Report Says Pacts Give More Water to Farmers

Monday, September 21, 2009

Fresno Bee, Mark Grossi

Published March 17, 2005

The federal government is promising 43% more water for California farmers in new irrigation contracts, meaning new dams would have to be built in the next two decades, a new environmental report warns.

Farmers in the Central Valley Project would receive 1.5 million acre-feet of additional water in 25-year federal agreements now being completed, the report says. The Environmental Working Group in Oakland is releasing the report today.

Federal and farm officials called the report absurd. The new contract

allotments are the same as previous contracts - no additional water is being offered, officials said.

In any event, the government does not promise full delivery, said spokesman Jeff McCracken of the U.S. Bureau of Reclamation, owner of the Central Valley Project. Drought and environmental restoration demands have consistently cut back contracted deliveries in the past, he said.

"This group has a history of statistical distortion," McCracken said,

referring to the Environmental Working Group.

Bill Walker, vice president for the group's West Coast office, said the

numbers come from the contracts for the project, the state's largest water delivery system. The Central Valley Project delivers billions of gallons of water to millions of farmland acres statewide.

Walker agreed the bureau in the past often has delivered less than current contracts specify. He said now is the time to adjust the new contract numbers downward, so farmers don't wind up with excess water to sell for windfall profits over the next 25 years.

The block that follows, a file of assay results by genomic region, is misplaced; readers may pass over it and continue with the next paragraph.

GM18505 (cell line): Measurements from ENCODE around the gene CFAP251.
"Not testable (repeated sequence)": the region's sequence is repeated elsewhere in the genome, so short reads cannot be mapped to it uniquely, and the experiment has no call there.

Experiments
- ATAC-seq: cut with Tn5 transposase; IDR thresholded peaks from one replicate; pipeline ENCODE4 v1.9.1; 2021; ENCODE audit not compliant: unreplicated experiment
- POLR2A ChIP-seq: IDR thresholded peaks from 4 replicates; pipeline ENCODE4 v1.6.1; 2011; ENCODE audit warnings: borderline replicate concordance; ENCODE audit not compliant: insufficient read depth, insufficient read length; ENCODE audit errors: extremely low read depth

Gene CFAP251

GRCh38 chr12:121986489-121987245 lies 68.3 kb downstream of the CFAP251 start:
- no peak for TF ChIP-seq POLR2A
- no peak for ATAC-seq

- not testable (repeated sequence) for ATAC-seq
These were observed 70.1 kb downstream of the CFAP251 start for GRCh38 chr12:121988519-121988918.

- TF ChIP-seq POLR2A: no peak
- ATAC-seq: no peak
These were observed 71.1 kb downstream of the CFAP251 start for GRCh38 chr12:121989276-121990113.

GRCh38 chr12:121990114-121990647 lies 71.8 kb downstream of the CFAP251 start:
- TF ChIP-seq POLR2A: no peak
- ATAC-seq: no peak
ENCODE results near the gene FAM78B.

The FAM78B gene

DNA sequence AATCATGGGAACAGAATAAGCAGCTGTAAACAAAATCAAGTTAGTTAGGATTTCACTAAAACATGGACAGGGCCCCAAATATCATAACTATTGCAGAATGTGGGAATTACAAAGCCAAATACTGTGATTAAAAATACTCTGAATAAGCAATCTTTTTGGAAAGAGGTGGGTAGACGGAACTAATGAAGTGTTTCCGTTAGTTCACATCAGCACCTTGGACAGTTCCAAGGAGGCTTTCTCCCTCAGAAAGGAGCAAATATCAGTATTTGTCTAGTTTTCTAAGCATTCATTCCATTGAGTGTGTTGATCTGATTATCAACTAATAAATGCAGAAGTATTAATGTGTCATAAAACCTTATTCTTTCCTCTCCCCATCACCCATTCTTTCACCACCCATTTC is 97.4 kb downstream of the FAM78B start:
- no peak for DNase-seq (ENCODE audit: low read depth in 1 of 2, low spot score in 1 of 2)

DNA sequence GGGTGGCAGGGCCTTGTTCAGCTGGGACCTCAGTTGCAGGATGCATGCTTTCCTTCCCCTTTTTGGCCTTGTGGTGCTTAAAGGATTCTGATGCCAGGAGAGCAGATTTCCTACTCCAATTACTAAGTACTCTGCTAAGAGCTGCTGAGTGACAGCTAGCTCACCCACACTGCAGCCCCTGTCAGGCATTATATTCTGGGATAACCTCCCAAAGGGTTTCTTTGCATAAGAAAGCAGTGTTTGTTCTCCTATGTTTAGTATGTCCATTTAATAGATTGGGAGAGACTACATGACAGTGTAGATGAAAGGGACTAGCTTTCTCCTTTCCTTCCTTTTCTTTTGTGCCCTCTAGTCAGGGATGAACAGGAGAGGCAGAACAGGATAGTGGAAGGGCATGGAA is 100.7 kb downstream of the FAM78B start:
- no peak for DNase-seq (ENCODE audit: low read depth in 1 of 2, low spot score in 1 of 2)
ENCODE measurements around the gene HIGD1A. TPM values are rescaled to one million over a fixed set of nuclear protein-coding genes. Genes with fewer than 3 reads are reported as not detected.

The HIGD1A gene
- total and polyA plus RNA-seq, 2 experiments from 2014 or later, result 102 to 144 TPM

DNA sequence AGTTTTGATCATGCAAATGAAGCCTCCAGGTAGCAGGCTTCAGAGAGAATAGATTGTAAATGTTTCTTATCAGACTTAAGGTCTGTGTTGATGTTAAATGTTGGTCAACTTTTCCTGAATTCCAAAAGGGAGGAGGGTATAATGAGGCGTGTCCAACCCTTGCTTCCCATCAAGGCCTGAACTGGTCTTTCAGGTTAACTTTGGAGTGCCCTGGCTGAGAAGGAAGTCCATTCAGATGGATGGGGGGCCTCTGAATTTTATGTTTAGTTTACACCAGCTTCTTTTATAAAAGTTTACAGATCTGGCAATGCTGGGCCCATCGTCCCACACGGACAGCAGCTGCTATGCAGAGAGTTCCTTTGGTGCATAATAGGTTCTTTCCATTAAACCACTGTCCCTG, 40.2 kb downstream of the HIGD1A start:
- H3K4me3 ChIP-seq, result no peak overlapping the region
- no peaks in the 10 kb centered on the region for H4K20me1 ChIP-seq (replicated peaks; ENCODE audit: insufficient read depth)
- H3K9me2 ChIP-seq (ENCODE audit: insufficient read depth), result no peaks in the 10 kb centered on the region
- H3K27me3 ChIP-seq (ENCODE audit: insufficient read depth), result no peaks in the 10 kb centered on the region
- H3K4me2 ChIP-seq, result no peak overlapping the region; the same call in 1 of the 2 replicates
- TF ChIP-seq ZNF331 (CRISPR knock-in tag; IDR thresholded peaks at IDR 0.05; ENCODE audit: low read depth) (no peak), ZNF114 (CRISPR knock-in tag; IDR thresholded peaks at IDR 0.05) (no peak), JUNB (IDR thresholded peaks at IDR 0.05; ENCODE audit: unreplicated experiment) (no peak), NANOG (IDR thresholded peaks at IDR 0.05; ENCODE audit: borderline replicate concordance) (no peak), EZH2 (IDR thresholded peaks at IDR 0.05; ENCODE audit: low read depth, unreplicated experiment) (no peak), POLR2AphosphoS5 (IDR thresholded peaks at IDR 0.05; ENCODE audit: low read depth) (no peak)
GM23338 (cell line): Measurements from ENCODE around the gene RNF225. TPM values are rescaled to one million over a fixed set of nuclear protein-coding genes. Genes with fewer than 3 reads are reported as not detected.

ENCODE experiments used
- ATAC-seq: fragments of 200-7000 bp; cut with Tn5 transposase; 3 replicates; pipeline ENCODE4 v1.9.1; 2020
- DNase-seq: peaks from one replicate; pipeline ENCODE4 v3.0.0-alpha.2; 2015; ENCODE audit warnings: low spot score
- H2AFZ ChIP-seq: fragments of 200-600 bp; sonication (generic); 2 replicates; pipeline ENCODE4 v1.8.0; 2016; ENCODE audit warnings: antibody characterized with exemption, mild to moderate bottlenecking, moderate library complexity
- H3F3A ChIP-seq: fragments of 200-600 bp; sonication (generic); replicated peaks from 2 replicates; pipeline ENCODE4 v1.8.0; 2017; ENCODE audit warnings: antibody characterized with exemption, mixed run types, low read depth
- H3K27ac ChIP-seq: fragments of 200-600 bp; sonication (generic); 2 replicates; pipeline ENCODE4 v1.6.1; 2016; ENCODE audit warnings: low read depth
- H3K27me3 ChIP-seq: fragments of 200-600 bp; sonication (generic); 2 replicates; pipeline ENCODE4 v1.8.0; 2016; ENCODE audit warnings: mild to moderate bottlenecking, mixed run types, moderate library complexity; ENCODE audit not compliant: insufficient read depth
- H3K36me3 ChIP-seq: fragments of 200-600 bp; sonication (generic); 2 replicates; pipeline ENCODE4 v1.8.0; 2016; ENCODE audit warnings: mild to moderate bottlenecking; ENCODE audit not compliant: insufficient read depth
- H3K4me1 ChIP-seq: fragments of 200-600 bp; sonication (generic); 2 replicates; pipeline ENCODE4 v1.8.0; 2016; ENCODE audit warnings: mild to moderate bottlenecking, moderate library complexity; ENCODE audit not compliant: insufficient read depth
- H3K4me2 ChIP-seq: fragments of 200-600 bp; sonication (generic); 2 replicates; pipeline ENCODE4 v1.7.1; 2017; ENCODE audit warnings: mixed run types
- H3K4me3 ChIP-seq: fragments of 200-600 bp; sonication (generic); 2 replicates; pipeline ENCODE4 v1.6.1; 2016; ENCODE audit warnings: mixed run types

"They need to reflect reality," Walker said. "It's time to stop this process and promise the amount of water that can be delivered."

He cited the example of Westlands Water District in west Fresno and Kings counties, the largest contractor in the project. Westlands' contract is for 1.15 million acre-feet annually, but the district received an average of about 755,000 acre-feet from 1990 to 2003, he said.

An acre-foot is about 326,000 gallons or an 18-month supply for a family of four.

Walker said Westlands is still being promised 1.15 million acre-feet in new contracts.

"This is happening even though Westlands is retiring land and farming less acreage," he said. "We need to comply with federal law and do an

environmental study on this extra water they're getting."

Westlands spokesman Tupper Hull said the environmental group misunderstands the use of farm water. The 560,000-acre district is downsizing, he said, but the full federal allotment would still be needed even for a smaller district of 460,000 acres.

With 1.15 million acre-feet, Westlands would have about 2.5 acre-feet per acre for 460,000 acres. That's a bare minimum amount of water by California standards, Hull said.

"Just do the simple math," he said. "They know this report of theirs is pure bunk."


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